The Hobbit Trilogy

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When The Hobbit was first announced, Guillermo Del Toro was originally slated to direct the feature film. In fact, he had spent almost two years dedicated to preparing for the role. He even moved his family to New Zealand to make directing easier on him. However, thanks to delays for various reasons, Del Toro eventually left the chair. Thus having Peter Jackson step in and fill the void. It seemed all was fine in the fantasy world, but that was just the case. It was all a fantasy.

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The Hobbit: The Battle of the Five Armies opens where The Desolation of Smaug left off, as the powerful dragon of the Lonely Mountain (still voiced by Benedict Cumberbatch) descends on Lake-town for payback. To say that Peter Jackson captures the full horror and insanity of a dragon attack on a compact and inclosed area is something of an understatement, and you practically feel the pain and panic as Smaug’s attack lights up the entire town in seconds and doesn’t let up. But then, Bard (Luke Evans) heroically slays the dragon using the final black arrow, and Smaug is defeated. Ten minutes into the movie.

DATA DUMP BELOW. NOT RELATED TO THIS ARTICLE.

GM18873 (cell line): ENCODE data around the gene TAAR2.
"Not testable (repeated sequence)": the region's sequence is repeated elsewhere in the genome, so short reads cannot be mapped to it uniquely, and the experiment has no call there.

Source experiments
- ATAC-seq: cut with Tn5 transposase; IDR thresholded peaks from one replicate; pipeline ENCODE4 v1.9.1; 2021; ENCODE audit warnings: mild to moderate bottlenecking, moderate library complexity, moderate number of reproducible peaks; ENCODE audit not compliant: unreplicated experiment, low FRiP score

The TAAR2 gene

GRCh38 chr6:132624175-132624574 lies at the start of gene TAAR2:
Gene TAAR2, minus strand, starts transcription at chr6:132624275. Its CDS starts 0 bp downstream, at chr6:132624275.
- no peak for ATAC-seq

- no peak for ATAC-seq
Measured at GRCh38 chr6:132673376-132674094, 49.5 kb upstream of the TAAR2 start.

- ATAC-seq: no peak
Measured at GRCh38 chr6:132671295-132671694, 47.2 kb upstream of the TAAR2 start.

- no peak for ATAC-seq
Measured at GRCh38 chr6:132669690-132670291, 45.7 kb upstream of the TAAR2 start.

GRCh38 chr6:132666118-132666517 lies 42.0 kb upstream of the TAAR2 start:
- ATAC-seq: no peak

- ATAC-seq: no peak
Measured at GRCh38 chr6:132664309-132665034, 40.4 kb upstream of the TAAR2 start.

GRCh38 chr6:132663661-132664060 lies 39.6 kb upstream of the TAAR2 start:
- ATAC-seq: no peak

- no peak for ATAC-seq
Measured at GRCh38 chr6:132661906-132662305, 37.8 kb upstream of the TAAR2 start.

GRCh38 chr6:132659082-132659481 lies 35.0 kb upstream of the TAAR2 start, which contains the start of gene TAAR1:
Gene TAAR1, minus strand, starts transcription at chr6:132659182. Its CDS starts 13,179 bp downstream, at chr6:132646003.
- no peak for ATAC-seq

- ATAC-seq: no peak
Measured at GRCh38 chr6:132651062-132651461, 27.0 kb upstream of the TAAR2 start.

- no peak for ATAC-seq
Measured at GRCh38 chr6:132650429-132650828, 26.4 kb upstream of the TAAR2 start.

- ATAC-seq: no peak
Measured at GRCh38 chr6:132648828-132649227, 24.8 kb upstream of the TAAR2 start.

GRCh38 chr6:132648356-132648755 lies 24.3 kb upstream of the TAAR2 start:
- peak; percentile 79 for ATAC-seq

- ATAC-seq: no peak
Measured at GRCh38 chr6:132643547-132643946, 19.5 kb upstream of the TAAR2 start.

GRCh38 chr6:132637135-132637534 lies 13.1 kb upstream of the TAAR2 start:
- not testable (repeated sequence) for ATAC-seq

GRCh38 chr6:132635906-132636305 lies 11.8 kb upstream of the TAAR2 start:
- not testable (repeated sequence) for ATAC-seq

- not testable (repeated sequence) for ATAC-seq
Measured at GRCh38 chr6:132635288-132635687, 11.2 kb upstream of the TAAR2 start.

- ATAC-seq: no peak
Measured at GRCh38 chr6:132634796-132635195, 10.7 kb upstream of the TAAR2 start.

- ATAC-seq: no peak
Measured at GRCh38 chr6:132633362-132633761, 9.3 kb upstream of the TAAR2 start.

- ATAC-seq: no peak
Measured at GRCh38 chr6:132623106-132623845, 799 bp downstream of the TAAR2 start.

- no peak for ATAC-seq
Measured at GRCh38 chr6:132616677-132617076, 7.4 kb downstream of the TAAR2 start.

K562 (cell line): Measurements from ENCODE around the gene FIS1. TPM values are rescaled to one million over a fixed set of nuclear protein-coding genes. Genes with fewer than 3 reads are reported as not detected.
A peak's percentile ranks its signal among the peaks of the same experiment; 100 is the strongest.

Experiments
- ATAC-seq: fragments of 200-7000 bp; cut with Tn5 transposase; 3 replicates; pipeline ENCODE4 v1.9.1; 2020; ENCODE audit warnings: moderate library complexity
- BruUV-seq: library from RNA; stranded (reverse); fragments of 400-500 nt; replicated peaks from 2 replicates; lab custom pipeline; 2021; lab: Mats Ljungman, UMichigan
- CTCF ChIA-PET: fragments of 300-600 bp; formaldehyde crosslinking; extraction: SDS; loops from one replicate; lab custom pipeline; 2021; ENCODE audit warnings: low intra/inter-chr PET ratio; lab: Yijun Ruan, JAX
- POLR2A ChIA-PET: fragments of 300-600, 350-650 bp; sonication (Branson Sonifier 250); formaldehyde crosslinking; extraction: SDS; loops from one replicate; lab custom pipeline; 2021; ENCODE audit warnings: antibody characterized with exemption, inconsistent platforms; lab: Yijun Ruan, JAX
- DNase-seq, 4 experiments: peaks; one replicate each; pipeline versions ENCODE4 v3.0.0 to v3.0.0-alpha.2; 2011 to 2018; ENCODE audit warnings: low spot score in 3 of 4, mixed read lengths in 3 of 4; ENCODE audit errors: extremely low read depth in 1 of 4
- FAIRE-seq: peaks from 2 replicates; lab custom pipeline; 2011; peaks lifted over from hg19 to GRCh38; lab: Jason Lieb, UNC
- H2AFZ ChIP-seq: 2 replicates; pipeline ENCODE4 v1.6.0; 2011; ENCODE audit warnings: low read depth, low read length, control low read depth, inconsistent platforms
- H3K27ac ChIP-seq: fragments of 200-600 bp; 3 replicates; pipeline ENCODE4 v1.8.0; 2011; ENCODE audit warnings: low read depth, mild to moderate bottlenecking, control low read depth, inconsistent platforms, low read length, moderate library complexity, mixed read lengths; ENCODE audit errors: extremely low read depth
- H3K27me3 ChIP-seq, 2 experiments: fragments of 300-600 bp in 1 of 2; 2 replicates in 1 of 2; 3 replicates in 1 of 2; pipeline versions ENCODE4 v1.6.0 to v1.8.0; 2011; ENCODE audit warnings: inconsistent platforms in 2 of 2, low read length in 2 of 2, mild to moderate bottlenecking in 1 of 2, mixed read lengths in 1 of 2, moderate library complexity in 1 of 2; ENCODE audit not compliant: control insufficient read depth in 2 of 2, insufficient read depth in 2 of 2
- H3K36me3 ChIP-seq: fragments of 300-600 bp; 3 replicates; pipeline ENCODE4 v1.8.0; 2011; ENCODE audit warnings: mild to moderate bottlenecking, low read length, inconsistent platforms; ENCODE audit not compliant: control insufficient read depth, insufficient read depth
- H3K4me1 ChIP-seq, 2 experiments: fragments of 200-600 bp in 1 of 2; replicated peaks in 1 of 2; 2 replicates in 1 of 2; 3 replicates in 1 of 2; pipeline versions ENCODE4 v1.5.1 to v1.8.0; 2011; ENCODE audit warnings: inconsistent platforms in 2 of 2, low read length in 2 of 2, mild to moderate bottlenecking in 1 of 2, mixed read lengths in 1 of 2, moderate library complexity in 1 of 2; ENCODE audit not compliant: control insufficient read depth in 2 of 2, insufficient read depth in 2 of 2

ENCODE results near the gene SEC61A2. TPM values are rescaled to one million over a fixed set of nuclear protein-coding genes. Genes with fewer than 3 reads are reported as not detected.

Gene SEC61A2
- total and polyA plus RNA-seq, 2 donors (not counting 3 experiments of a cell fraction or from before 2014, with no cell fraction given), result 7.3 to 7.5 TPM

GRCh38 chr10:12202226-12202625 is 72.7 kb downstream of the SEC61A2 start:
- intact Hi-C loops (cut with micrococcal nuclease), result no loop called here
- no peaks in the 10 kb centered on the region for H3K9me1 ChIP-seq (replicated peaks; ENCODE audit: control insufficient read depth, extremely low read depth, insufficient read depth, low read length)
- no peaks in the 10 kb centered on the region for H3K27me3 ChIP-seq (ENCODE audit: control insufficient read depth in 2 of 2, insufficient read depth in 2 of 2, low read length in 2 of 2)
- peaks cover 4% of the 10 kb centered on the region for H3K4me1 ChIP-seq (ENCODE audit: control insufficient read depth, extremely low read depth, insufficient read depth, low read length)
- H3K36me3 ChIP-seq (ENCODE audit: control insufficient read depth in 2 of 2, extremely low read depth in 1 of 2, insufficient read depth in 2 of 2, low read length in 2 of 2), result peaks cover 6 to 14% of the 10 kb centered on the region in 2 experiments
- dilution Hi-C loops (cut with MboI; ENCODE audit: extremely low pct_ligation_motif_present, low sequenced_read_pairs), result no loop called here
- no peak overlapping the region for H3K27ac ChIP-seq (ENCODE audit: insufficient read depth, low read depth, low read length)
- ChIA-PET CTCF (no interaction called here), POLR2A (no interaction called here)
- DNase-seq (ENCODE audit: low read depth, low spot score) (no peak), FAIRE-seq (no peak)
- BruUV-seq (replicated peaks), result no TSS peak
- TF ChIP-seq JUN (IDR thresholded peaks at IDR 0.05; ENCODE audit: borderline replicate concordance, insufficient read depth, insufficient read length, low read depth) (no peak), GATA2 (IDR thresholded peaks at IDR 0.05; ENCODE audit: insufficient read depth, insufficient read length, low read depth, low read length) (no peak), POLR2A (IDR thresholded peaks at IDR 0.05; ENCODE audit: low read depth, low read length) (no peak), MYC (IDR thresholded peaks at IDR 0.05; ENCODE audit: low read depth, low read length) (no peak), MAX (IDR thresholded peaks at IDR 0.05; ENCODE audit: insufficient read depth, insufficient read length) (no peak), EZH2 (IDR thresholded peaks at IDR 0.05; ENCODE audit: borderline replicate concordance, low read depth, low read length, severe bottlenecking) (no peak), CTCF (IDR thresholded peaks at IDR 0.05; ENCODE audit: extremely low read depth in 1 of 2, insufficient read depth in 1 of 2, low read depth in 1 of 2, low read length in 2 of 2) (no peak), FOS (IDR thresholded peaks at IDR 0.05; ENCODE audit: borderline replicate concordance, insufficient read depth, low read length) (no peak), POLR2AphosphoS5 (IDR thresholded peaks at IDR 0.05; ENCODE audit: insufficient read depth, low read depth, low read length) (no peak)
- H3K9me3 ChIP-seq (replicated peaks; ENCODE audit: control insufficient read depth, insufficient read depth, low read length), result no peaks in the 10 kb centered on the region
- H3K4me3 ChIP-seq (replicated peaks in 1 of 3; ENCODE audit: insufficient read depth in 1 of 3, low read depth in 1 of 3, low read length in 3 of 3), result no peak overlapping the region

Pacing has always been a problem for The Hobbit movies, as you can well imagine if you’re creating an expansive seven-and-a-half hour movie trilogy based on a single 300-page book and some supplementary material. The previous film ended with a powerful “Oh $#!%” moment went Smaug leaves Bilbo (Martin Freeman) in the mountain to attack the people of Lake-town in retaliation for them giving aid to the Company of 13 Dwarves and their quest to take back Erebor. Dramatically, it was sound, but to use a comparison to The Lord of the Rings it would be as if The Two Towers were to end right before Aragorn and the others at Helms Deep ride out to meet the Orcs in battle for a last stand. It’s evidence of the fact that while Jackson has grown to handle well the overwhelming technical demands of the project, he’s lost sight of the best way to tell the story he wants to tell. (more…)